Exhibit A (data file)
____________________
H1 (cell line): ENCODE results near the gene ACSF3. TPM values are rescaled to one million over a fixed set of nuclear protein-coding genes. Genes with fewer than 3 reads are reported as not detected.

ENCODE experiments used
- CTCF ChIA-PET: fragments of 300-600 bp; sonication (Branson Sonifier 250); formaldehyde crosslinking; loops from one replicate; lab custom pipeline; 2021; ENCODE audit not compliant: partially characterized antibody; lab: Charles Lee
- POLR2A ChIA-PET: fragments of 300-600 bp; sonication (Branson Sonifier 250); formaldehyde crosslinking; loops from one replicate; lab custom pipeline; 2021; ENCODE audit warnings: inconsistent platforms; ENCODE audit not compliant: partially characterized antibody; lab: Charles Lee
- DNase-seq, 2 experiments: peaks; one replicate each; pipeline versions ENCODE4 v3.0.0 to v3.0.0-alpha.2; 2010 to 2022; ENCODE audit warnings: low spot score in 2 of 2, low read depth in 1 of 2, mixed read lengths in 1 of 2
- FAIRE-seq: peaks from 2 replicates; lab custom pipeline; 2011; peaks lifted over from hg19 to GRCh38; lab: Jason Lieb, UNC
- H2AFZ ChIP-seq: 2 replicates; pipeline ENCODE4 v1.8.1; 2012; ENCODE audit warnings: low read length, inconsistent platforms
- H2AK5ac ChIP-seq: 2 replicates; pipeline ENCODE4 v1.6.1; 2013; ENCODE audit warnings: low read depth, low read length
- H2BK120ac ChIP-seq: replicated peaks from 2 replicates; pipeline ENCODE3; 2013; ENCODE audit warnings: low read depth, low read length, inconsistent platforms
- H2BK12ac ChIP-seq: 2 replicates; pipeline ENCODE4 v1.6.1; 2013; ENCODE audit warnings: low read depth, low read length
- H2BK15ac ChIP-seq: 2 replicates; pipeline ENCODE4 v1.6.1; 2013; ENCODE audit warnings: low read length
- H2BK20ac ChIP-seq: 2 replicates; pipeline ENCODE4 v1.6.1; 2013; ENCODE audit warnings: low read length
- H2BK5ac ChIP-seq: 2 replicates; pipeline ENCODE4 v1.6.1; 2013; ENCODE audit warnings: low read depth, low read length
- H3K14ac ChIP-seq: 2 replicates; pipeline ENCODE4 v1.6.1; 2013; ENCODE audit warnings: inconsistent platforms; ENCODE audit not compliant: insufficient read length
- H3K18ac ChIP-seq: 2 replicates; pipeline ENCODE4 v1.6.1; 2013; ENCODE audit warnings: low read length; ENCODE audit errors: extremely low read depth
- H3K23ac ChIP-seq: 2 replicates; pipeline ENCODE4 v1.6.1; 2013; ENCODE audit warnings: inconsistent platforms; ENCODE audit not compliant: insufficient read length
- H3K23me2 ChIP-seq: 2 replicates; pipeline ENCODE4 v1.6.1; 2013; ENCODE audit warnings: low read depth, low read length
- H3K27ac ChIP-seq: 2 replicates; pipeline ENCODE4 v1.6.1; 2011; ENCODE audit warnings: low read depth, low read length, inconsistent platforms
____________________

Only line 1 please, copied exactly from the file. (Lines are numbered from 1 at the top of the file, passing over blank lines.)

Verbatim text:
H1 (cell line): ENCODE results near the gene ACSF3. TPM values are rescaled to one million over a fixed set of nuclear protein-coding genes. Genes with fewer than 3 reads are reported as not detected.